ArcGIS Pro

Create a Mappy Background Graphic in 3 Steps

You know all those simplified world map things that live in the background of a graphic designer’s layout to give the impression of geography without all the noise of actual coastlines? You’ll see them as the muted base image behind a GIS or engineering company’s website or in PowerPoint templates to lend an air of spatial authenticity and technical acumen.

I’m not sure how they (graphic designers) make theirs, but here’s how you (map makers) can make yours!

And you can be all, what…map-like graphical elements for a spatio-technical vibe? Yeah, big whoop.

Here’s how…

Step 1. Get a suitably recognizable geography

Because we are going to go minimal on this, the general geographic shape needs to be pretty recognizable. Browse the Living Atlas for all sorts of options. Or Natural Earth.

I chose countries.

Now choose a projection that’s not Web Mercator or some equirectangular WGS84 thing.

Fair enough. Now let’s dive into the magical symbology pane.

Step 2. Regularly spaced marker symbols

Instead of the tired old solid polygon fill, let’s go with the somewhat mysterious marker symbol…

…which just wants to fill a polygon with a smattering of little markers.

The trick here is to set the marker placement’s “clipping” setting such that instead of clipping at the boundary, it renders the whole symbol as long as its center is within the polygon.

All right! Now we’re cooking. I mean, I know this is a 3-step process but this step is doing the heavy lifting, really. Where the magic happens, as the kids say.

You can play with the marker size and spacing to get the density you like.

And you aren’t stuck with dots! The circle is just the default. And you know what we do with defaults. We turn them into hexagons because hexagons rule. Just ask your graphic design friends. Don’t forget to rotate them the cool way (pointy ends up and down).

Step 3. Monochrome coloring

Now it’s time to go #FullHuffman, which is to say…monochrome. These things are background graphical elements meant to invoke a sense of mappiness, so they need a suitably diminished palette. This is a trick graphic designers use to make stuff look legit. Now you know it. Use your new powers with reckless abandon.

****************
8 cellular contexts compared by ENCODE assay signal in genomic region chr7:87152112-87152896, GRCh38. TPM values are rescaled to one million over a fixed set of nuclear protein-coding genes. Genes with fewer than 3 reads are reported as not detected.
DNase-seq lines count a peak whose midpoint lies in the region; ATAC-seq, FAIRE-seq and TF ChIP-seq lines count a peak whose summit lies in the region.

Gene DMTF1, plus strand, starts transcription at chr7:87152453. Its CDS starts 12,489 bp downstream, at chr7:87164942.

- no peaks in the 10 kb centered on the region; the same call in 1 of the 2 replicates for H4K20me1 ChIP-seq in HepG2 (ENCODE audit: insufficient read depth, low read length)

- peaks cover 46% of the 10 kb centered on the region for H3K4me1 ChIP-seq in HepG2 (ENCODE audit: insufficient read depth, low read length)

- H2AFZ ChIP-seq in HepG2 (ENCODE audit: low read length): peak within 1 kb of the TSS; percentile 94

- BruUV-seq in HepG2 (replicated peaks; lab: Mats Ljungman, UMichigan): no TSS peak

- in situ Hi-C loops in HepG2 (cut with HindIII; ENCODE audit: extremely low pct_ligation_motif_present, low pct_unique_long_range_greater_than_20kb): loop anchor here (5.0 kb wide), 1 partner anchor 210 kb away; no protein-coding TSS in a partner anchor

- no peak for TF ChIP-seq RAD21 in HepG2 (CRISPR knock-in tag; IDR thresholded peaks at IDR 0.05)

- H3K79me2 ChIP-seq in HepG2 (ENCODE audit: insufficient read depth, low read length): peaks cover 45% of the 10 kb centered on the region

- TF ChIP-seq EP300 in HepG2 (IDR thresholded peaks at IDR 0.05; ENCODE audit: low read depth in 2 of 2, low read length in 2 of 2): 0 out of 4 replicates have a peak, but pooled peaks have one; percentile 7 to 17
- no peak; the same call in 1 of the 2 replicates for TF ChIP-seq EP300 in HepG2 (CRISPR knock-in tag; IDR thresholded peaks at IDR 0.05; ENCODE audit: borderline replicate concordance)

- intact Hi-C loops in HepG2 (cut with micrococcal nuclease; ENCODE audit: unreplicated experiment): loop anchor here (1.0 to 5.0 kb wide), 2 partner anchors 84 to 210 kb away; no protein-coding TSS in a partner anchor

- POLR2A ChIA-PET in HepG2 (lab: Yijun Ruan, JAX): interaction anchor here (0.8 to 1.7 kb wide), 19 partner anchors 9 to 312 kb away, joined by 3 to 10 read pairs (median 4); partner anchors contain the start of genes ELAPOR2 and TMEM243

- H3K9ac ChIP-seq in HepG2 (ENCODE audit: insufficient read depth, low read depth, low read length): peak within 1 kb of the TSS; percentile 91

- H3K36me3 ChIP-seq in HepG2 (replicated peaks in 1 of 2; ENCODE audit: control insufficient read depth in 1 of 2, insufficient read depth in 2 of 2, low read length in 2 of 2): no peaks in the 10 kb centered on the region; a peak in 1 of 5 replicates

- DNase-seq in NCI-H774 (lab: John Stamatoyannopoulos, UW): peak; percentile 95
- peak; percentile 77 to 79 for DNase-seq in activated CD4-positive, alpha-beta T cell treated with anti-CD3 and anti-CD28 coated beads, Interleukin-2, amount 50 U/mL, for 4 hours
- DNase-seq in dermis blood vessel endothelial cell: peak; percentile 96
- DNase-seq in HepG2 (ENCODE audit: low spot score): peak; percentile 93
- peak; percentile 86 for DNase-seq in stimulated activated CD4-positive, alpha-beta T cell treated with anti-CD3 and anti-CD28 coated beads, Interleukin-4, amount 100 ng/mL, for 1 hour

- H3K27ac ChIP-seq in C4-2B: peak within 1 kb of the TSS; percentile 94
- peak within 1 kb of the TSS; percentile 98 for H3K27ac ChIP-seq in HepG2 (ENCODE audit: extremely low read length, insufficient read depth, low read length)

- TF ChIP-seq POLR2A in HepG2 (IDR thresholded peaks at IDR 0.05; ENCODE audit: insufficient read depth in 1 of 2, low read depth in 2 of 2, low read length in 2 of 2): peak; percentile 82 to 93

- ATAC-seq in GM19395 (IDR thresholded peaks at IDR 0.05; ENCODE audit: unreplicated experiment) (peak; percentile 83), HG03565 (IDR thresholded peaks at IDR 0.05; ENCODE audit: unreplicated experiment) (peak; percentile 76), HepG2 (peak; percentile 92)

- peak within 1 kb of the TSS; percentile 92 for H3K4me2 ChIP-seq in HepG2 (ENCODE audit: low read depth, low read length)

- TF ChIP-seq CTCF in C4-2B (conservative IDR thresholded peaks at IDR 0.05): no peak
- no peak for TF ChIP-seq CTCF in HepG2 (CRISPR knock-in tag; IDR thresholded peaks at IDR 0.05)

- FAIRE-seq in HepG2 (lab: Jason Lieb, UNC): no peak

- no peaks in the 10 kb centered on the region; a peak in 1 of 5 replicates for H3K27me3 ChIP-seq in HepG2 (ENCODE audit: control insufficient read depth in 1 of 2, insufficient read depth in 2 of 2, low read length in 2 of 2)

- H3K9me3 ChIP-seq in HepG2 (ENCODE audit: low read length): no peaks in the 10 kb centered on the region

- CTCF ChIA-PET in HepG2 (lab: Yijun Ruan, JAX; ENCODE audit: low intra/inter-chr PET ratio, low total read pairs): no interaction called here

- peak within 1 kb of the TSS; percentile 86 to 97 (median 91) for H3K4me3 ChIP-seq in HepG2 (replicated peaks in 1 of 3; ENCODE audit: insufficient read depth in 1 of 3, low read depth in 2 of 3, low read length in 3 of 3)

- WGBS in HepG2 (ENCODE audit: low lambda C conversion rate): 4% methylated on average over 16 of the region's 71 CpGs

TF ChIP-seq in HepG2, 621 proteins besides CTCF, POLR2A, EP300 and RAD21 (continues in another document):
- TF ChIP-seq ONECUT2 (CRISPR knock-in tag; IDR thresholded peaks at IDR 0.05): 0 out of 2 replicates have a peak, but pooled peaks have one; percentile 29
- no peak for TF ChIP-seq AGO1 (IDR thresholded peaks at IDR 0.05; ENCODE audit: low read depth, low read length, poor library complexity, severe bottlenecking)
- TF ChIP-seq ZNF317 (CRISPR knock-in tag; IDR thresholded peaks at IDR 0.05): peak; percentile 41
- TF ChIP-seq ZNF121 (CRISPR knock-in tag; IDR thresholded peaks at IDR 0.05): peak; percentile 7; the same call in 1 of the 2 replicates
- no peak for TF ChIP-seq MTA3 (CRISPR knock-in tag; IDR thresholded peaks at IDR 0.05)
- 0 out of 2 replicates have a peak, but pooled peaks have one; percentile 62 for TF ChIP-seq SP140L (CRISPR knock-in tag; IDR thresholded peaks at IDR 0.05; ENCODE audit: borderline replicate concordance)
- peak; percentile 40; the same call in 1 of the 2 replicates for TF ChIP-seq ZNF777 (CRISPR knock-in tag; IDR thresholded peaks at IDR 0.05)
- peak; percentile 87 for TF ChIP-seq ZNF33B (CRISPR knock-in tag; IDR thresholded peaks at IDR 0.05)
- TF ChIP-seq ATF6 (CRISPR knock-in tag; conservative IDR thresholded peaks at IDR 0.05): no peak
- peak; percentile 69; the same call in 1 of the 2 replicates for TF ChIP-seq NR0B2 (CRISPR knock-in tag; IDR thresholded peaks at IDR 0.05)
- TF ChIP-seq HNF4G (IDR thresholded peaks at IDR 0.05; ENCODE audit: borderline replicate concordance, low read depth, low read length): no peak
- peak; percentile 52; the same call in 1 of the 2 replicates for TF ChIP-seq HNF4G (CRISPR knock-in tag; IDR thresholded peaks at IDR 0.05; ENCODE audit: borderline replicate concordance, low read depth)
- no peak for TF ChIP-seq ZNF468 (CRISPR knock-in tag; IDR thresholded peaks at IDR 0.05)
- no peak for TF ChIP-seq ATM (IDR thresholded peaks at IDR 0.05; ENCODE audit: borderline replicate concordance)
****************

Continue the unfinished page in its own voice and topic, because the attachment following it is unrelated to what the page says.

And the cool thing about the marker symbol trick is that it scales with your map, maintaining the same symbol size and density in whatever scale you choose.

There you have it my map-minded design-inclined friends. Go forth and create improved map-like dotty geo-ish elements.

But I know you lot. Soon you’ll be poking the fence, trying to see how far you can push this thing. My sort of people.

Here it is applying a different color to various land cover types…

Were you thinking about Larry King just now for some reason? Can’t imagine why, but let’s try this with some glowy little Firefly symbols…

Here’s one of my beloved Great Lakes. I used a pin marker symbol and rotated it upside down to look like a drop of water…

Speaking of water, how about colorizing by depth?

Say, this is starting to remind me of the cross stitch map of Michigan my mom made when I was a kid. What about using an x symbol and rotating it 45 degrees?

Anyway, you get the picture. Now the vale between you and your graphic design friends has grown thin. Soon you might even trade your Merrils in for Danners. You’ll shed that fleece vest and fasten up your top button.

Happy Map-Like Conceptual Graphic Making! John

About

I have far too much fun looking for ways to understand and present data visually, hopefully driving product strategy and engaging users. I work in the Content team at Esri, pushing and pulling data in all sorts of absurd ways -and then talking about it. I also get to spend time with the Story Maps team, working on fun and useful user experiences. When I'm not doing those things, I'm chasing around toddlers and wrangling chickens, and generally getting into other ad-hoc adventures. Life is good.

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